A friend of mine and I are both Crow people, but we experience its totem energies in different ways. Crow brings my friend messages on her path on a regular basis and has been instrumental in guiding her to her “true purpose in life.”  Crow talks to me primarily during times of transformation and transition, as when a loved one is passing from this realm to the next.

Since I personally experience totem energies most often in events of synchronicity, I’d like to share a cluster of meaningful coincidences that occurred around the archetype of Owl.

My brief connection to the Owl archetype began to take shape the day I read author Frank Joseph's account of the huge pre-Incan Owl-headed figure carved on the side of a Peruvian cliff: “With its right hand it points at the sky, while its left hand gestures toward the ground, implying the soul’s flight from Earth to heaven.”  The image fully caught my imagination, and I made a mental note to visit this ancient site if I were ever in that part of South America.
The next afternoon, my friend Anna’s son Michael was pressure washing my back deck when a baby owl came to perch by him on the privacy fence surrounding my yard in St. Petersburg, Florida, where I lived at the time.  The young bird sat there for several minutes amidst the noise and spray of the machine, watching Michael work.  We both found this incident strange since neither of us had ever seen an owl before in our suburban neighborhood. That, and the fact that owls are nocturnal and rarely make an appearance in the daylight hours, made me count this as a synchronicity connected to my reading about the owl etching the day before. When reflecting on the meaning of this coincidence, I realized that the idea of the “soul’s flight from Earth to heaven” could well be applied to Michael’s owl sighting since his father, Keith, had died just 10 months earlier.  Later, when I told his mother about the event, Anna stated that she didn’t know if Michael’s owl experience could be construed as a soul message from his father, but that there was definitely a connection going on since she had placed a wooden owl on Keith’s headstone, unbeknownst to Michael, as a protection from negative energies just days before!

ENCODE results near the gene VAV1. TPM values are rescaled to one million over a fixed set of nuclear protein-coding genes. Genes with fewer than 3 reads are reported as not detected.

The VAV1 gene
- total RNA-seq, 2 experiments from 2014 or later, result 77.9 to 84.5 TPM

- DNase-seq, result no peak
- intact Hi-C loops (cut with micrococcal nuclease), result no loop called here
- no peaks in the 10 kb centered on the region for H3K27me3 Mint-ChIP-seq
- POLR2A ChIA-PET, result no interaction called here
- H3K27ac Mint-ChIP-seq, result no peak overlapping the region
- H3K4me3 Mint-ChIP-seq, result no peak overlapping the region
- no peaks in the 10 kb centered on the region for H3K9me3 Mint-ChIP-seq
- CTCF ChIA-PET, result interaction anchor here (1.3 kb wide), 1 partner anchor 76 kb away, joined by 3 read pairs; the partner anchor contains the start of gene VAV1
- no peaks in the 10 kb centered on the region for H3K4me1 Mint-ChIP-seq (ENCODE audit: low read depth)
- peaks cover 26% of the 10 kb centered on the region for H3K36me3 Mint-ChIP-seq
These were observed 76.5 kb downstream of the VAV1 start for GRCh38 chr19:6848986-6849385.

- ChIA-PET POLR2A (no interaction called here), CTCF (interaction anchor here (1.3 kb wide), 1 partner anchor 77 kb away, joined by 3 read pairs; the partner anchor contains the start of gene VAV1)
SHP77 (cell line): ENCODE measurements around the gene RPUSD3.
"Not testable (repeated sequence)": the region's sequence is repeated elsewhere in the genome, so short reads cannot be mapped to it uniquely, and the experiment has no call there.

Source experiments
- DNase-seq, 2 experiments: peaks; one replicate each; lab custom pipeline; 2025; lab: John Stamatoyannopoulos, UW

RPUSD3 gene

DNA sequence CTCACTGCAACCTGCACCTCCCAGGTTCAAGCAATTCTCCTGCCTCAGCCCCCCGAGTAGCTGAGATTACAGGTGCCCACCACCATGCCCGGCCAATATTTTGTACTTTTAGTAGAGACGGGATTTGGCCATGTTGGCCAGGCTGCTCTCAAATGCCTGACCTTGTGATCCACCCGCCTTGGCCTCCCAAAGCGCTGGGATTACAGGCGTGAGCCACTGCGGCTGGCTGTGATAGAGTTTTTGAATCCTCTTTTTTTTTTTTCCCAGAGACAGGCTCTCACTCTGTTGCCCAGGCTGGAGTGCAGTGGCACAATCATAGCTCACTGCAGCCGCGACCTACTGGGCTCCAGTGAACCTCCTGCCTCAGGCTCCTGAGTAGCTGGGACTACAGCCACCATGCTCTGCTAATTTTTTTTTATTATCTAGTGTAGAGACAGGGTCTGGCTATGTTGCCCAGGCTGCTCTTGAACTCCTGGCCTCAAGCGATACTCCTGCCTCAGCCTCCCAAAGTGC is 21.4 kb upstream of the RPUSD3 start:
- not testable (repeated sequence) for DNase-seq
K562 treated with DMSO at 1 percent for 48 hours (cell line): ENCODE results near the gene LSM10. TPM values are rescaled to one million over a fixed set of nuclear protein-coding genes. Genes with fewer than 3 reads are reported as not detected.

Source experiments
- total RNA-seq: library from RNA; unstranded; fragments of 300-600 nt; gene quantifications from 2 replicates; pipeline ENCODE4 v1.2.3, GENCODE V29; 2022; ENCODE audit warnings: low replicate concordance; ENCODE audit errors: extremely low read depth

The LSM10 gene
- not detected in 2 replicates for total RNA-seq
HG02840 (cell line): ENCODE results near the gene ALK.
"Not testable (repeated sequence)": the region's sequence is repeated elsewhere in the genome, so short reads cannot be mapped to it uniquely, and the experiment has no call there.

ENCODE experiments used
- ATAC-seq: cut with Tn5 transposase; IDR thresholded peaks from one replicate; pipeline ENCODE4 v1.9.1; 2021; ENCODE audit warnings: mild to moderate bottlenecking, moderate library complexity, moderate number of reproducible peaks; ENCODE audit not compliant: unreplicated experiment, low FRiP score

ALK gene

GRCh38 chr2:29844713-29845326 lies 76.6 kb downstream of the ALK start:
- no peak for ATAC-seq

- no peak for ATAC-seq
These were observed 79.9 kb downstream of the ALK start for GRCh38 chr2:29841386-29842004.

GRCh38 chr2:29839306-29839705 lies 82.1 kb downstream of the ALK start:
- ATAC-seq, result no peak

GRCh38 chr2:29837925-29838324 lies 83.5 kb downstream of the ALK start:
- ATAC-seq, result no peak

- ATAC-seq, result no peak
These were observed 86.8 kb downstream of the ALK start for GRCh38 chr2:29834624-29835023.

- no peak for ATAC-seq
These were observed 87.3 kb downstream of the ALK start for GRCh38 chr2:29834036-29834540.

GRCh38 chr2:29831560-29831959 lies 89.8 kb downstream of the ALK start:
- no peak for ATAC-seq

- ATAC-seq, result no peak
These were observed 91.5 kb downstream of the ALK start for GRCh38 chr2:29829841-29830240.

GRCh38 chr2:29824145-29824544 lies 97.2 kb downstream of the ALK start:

A few hours after beginning the writing of this blog post, I checked my email to find that I was sent a link to a website, www.herstangeangels.com. There I found these words and picture of Owl:

Art by Elena Ray

 “…When women were birds [...] We knew our greatest freedom was in taking flight at night, when we could steal the heavenly darkness for ourselves, navigating through the intelligence of stars and the constellations of our own making in the delight and terror of our uncertainty.” -T.T. Williams

These voices of Owl remind me at this time of Winter Solstice 2012 that within the Dark is the seed of Inner Light; within the archetype of Death is Rebirth.

      May it be so!



December 11, 2012

Sharing Our Stories

There is an almost sensual longing for communion with others who have a larger vision. The immense fulfillment of the friendships between those engaged in furthering the evolution of consciousness has a quality almost impossible to describe.
~ Teilhard de Chardin

There are a couple of things I find agreeable about Facebook:  connecting with kindred souls and the delicious stories of synchronicity that come out of our sharing. Both of these types of communication happened just the other day on my friend R’s Facebook page. Before I tell the story of the exchange that occurred, I must add that R and those who took part in the discussion on her ‘thread’ are, like me, believers that the universe and everything in it is alive with consciousness. Because of this, we are constantly being guided along our paths, especially, when the messages we receive are paid attention to and reflected on over time.

In the interest of brevity, the conversation from R's Facebook page that I’m sharing below has been shortened with much of it excluded. This in no way discounts all the sage advice and heartfelt sharing by everyone who actually commented on the thread: